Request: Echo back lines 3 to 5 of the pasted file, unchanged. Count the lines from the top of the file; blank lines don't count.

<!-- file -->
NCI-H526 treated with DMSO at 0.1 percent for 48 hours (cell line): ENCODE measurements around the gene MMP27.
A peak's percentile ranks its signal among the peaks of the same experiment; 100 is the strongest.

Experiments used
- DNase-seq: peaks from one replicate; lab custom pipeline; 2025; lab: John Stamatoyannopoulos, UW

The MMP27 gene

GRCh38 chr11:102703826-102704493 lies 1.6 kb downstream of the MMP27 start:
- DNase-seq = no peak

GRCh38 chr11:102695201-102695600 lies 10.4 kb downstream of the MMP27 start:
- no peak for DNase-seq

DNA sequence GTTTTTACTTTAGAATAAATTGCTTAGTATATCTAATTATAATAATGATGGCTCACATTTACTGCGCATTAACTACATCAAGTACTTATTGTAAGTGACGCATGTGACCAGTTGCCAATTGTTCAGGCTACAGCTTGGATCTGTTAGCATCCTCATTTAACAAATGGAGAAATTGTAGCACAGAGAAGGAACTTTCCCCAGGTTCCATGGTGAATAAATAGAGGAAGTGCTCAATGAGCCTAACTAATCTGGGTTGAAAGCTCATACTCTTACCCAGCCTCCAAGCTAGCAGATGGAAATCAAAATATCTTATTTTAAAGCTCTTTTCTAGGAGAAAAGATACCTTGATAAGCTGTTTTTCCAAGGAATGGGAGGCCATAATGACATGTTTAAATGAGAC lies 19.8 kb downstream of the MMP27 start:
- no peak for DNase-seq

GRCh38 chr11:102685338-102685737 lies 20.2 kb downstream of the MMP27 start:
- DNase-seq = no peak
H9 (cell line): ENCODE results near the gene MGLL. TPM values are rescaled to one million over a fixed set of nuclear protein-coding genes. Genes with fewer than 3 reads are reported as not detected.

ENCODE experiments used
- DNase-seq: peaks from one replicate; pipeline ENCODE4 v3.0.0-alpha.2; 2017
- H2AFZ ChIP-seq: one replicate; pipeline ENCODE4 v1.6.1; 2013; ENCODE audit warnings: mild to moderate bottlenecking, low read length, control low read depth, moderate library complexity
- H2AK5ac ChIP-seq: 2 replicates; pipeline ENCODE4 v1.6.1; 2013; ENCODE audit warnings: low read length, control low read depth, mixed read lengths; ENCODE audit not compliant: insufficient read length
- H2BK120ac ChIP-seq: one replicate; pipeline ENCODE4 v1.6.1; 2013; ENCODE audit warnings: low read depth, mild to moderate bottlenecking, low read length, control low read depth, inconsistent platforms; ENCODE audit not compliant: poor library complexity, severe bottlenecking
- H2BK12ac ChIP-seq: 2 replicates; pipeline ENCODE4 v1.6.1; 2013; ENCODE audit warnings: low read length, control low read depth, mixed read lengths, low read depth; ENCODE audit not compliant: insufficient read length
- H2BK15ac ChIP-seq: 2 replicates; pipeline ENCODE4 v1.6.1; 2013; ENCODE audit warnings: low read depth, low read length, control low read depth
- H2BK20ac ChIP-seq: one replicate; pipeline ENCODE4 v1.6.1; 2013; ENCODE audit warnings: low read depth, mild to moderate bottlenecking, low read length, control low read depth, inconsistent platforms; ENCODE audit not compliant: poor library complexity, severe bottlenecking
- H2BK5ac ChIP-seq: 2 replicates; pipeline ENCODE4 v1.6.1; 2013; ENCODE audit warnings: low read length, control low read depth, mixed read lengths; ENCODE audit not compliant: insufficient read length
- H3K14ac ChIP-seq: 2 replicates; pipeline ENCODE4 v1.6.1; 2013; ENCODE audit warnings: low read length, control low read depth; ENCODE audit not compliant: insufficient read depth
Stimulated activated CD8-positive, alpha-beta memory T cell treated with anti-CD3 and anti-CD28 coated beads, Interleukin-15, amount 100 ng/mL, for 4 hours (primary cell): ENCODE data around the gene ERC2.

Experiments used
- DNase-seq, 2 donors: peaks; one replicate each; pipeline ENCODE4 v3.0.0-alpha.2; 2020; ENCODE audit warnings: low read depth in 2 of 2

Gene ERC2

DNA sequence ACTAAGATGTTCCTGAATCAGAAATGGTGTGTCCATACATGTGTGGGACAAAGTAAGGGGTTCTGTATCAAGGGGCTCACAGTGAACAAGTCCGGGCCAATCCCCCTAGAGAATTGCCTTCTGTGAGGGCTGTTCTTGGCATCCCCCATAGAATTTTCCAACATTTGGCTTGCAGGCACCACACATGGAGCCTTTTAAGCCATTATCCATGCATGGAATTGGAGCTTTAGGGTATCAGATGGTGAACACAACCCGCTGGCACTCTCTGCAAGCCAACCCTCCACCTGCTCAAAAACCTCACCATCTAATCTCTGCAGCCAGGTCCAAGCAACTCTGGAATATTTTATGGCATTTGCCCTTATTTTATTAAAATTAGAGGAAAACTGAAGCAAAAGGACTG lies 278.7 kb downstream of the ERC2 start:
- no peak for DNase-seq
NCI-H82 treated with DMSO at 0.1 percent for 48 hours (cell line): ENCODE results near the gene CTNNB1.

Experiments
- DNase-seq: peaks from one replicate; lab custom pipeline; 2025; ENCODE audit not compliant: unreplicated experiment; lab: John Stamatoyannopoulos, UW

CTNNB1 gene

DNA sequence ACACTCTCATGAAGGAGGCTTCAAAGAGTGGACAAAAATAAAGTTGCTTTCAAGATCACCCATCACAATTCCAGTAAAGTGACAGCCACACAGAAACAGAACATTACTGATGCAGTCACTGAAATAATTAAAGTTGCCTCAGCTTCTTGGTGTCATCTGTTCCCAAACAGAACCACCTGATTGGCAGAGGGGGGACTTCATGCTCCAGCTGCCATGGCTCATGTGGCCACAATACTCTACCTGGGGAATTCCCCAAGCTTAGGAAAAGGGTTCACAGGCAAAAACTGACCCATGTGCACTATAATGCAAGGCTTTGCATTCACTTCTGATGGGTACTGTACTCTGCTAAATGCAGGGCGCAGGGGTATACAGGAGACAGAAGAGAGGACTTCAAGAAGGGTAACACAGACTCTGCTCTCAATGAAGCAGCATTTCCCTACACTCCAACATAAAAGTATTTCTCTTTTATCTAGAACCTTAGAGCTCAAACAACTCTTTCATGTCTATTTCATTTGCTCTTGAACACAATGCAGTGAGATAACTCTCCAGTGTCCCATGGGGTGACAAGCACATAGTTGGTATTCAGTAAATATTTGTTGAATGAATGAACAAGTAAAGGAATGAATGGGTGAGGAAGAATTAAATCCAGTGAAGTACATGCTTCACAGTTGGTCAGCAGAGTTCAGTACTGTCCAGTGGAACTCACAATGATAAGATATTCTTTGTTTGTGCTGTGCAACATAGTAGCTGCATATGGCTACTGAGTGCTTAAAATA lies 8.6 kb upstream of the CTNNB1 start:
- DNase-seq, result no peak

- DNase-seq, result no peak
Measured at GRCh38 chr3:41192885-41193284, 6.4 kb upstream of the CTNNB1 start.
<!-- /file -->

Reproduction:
Experiments used
- DNase-seq: peaks from one replicate; lab custom pipeline; 2025; lab: John Stamatoyannopoulos, UW

The MMP27 gene